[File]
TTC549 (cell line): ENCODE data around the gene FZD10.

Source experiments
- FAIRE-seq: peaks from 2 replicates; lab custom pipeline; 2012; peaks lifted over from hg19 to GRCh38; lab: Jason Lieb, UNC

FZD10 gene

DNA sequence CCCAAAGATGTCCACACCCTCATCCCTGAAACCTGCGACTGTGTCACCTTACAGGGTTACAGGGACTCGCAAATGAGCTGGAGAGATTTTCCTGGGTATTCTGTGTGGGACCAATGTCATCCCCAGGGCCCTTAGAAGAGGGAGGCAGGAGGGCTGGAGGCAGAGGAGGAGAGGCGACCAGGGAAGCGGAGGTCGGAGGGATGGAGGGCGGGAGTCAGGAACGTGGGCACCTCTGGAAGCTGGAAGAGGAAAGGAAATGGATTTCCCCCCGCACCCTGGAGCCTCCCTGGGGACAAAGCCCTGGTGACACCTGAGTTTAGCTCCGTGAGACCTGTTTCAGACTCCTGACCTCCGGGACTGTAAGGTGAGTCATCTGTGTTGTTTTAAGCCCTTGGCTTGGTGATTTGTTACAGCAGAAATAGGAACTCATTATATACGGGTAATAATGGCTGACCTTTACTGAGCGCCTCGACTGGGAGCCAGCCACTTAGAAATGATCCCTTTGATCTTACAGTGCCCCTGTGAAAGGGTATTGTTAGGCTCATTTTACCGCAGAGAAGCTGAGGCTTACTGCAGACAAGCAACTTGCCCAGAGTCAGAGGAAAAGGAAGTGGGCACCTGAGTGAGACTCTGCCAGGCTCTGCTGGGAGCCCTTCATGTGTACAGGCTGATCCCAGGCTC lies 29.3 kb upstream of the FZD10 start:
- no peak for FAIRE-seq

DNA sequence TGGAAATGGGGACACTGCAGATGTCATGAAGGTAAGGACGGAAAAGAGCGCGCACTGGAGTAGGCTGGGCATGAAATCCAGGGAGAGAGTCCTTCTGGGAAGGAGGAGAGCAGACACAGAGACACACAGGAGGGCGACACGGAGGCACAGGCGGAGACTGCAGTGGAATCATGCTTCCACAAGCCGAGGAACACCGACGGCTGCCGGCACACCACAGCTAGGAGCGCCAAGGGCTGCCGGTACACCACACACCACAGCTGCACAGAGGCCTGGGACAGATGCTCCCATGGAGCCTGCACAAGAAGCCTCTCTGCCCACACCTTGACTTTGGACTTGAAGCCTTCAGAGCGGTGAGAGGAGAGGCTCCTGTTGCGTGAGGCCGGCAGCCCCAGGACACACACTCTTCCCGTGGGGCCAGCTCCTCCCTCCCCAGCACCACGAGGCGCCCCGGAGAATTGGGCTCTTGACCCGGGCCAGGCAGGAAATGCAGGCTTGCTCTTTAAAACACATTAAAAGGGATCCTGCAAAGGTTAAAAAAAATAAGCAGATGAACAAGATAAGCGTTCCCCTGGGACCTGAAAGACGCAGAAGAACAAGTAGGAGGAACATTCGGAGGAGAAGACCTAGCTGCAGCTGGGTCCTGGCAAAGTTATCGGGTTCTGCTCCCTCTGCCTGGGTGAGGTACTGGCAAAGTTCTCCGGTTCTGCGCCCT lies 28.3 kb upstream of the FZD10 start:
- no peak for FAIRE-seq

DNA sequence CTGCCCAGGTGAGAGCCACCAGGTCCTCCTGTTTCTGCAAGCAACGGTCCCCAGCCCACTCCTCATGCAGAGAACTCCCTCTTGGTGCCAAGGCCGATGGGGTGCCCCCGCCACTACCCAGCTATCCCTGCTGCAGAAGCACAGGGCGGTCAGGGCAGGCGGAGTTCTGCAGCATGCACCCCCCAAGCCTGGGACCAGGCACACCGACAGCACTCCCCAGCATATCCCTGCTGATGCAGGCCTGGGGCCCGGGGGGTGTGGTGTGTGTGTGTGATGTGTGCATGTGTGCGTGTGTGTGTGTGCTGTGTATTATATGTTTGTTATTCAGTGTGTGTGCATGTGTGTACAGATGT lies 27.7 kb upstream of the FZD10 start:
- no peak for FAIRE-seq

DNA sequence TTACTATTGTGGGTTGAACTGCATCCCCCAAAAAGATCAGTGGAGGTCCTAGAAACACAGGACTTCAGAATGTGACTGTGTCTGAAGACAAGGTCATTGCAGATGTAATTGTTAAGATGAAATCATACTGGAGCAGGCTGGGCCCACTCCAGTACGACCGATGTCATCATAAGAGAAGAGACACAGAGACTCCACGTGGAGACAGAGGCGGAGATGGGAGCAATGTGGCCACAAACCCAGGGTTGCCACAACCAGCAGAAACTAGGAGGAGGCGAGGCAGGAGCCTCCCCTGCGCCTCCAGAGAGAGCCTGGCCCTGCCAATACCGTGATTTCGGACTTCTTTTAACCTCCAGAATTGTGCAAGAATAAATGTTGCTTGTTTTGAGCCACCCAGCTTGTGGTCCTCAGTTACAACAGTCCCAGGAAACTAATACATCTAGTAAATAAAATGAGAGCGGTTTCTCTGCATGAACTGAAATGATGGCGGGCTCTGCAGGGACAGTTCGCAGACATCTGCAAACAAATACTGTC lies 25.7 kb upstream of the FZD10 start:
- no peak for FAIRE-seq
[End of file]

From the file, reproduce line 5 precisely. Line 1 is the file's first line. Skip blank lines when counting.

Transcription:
DNA sequence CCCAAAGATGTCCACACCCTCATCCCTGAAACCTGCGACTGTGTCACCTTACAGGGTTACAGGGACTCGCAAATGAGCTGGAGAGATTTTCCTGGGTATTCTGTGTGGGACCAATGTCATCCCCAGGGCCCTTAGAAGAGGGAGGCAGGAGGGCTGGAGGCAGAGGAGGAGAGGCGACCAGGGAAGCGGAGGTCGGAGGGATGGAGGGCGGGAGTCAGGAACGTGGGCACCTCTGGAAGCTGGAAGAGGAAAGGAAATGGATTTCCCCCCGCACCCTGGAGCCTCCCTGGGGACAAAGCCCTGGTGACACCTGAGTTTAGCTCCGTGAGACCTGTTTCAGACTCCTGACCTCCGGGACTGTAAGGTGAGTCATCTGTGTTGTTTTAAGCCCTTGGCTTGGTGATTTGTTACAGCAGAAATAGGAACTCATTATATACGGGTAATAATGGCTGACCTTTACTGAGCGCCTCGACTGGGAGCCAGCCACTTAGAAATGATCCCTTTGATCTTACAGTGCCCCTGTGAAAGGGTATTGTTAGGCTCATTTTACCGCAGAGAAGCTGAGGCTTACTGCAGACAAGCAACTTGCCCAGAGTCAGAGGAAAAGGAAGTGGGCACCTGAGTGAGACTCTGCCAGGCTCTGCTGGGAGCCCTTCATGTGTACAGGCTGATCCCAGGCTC lies 29.3 kb upstream of the FZD10 start: